Tags: ,

16 Responses to “Falling through the Cracks”

  1. Michael Thuma Says:

    Simply busy very likely. It’s just normal to get no response, especially about positive things in general. Sometimes it’s better to say nothing. From my experience in todays business world short emails will be answered quicker than long ones. Nothing specific to EMB. No response means ‘accepted’ … think of UNIX systems.

    Think about the title of the article mentioned in the post. Maybe someone will have asked the team member …

    Listening and saying nothing is just normal. They listen, but will not say a lot.

  2. Larry Hengen Says:


    I understand your point, but mine is that listening, and not responding to questions, even to acknowledge that you have heard, but cannot provide a response at that moment, is rude at best. Customer relations are no different than personal relations. Why is it acceptible to do something by email that you wouldn’t do in person? Whatever happened to the golden rule?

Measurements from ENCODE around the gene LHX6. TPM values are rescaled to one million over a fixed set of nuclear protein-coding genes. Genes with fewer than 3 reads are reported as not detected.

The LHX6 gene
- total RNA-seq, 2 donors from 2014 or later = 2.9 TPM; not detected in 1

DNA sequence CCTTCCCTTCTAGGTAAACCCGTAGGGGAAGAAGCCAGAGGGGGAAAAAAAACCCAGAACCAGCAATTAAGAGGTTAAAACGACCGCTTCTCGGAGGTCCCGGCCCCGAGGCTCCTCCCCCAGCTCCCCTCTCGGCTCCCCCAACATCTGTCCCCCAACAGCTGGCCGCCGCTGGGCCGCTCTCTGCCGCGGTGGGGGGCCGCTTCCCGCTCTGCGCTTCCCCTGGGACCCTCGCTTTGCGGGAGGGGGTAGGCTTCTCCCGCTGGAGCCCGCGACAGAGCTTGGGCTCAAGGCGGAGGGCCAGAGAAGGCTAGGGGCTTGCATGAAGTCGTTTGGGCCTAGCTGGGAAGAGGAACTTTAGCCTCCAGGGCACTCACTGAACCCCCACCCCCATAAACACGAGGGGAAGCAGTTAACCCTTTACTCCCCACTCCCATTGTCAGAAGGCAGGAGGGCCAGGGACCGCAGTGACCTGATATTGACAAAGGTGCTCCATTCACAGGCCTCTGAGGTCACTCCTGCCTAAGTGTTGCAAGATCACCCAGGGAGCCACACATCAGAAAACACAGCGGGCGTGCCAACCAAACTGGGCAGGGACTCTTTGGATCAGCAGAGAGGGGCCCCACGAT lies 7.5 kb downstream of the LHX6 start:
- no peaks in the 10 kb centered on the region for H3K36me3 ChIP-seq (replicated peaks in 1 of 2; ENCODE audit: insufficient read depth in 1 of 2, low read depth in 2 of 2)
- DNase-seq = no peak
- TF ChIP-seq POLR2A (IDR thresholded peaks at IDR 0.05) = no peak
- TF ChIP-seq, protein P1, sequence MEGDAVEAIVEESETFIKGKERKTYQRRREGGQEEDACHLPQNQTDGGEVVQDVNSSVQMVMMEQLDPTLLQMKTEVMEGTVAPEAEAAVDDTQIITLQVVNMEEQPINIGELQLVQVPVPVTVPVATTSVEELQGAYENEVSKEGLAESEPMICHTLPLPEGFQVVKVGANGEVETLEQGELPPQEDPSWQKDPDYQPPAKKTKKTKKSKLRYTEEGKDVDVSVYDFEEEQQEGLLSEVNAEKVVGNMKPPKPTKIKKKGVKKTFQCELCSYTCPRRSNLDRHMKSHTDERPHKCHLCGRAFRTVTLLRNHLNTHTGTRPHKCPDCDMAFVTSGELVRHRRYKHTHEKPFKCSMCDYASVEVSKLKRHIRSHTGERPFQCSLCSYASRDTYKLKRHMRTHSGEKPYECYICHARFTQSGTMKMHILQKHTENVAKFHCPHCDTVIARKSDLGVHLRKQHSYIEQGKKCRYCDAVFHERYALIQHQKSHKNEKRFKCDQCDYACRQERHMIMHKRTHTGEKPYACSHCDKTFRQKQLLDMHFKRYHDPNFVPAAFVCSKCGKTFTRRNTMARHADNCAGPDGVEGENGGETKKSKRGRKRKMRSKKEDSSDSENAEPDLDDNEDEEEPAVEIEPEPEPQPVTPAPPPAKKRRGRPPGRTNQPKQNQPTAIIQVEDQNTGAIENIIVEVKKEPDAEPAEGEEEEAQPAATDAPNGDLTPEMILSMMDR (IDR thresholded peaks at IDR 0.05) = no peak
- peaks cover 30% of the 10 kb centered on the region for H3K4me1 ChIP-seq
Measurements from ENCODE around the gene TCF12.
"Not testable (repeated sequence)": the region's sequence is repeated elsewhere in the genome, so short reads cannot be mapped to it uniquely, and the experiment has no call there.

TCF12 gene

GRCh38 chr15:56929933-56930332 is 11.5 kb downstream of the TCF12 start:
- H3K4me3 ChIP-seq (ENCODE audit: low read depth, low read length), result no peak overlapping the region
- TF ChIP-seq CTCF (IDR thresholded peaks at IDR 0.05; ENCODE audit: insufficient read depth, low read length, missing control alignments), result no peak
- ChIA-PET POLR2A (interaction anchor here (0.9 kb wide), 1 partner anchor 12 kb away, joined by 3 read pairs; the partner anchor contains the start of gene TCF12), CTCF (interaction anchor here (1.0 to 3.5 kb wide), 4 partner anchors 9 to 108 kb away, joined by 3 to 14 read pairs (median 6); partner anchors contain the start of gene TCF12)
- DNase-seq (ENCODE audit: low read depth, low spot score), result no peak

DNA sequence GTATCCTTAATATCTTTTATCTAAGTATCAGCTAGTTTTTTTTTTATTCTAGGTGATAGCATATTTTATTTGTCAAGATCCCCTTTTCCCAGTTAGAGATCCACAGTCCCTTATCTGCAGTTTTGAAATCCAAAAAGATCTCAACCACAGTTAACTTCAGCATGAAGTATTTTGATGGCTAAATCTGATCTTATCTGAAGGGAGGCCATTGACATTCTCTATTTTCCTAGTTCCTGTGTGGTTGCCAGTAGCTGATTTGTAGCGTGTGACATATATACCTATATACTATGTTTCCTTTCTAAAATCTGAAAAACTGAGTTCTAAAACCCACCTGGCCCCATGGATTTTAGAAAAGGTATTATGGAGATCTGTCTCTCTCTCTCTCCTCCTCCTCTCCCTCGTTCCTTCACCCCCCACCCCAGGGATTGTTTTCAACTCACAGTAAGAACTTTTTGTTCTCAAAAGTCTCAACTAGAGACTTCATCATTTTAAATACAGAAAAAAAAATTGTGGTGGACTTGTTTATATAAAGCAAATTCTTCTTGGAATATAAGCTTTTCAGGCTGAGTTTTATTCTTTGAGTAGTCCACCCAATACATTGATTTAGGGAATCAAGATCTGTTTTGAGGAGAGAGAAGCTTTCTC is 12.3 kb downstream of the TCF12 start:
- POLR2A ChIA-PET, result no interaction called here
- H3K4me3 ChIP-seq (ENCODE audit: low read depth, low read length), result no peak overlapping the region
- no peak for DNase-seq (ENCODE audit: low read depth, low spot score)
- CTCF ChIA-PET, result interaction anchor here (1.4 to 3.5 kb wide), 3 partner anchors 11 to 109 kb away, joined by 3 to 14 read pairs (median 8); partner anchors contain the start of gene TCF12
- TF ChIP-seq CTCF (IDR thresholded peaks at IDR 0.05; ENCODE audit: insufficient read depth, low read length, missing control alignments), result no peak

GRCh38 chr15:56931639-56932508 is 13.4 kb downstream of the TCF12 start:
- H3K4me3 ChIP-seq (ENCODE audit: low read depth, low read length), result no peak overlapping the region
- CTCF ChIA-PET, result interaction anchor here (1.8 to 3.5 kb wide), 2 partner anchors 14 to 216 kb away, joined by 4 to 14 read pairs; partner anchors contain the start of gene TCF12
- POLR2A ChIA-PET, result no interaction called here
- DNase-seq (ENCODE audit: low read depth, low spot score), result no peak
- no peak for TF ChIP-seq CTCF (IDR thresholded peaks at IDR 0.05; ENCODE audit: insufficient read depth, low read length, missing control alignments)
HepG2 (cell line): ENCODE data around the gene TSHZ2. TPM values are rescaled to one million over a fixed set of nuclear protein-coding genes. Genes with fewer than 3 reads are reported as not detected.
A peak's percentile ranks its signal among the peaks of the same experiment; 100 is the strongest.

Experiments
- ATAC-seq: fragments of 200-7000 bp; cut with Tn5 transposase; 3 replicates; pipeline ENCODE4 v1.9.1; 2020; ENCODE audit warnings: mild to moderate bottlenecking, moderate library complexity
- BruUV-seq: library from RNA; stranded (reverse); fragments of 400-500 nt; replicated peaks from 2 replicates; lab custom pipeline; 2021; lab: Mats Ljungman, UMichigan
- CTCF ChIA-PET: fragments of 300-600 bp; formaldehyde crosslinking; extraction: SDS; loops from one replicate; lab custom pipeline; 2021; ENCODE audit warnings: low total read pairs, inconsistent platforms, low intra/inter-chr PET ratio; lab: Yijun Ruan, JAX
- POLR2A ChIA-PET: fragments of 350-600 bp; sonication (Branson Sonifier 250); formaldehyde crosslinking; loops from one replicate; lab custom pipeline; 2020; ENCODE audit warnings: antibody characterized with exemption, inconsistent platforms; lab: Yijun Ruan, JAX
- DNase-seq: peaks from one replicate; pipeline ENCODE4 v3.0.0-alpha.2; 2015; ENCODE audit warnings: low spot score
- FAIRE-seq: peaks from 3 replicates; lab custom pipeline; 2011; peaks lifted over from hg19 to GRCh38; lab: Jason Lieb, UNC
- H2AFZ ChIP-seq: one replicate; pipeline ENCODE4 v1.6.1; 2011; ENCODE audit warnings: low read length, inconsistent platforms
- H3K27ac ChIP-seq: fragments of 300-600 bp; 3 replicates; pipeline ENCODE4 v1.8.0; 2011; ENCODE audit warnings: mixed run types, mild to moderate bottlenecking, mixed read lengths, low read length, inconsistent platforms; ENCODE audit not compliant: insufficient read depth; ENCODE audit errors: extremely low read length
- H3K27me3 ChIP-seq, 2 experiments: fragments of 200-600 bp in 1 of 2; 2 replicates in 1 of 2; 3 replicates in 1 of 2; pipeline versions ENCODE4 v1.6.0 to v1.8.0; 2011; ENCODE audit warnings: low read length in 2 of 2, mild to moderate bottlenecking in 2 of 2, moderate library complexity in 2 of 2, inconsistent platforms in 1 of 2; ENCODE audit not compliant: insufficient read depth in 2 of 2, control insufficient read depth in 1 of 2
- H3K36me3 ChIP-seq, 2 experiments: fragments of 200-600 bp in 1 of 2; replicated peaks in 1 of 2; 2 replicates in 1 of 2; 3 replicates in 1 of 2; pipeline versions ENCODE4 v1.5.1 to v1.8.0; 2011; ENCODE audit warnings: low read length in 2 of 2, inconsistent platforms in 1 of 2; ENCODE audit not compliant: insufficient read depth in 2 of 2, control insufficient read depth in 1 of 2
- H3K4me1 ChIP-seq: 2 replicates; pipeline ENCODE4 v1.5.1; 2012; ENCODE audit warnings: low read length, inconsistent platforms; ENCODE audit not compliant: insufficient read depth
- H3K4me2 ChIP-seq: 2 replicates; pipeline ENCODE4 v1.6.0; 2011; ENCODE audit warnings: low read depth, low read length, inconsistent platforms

3. Esteban Pacheco Says:

    I will vote for busy. Your questions may need an elaborated answer, I dont know which one will insult me more, a short and probably insufficient answer to my complex questions or probably not get an answer in a “timely” manner. I will think the first one.

    This being said, you mentioned October 2nd, which personally, If I’m doing a world tour, going to work everyday, doing online presentations, videos, etc and then trying to spend some time with my family and not being a young puppy anymore, will not see as a late response an answer in the next month.

    On the other hand, you expressed a point on your blog, they asked you about it, you replied, they thank you for your feedback. The next step of you asking and demanding an answer shortly after is probably a different cycle, and not a continuation of the previous one.

  4. Michael Thuma Says:

    Not saying - I think the evolution is a good one. I observed this in many places. Our users in my former daytime job have been happy about responses, especially about responses that provided value to them, for reasons I never thought of. Over the years this sums up and makes a difference. It’s sad that the world evolves this way. By avoiding deadlock people nowadays tend to run into livelocks.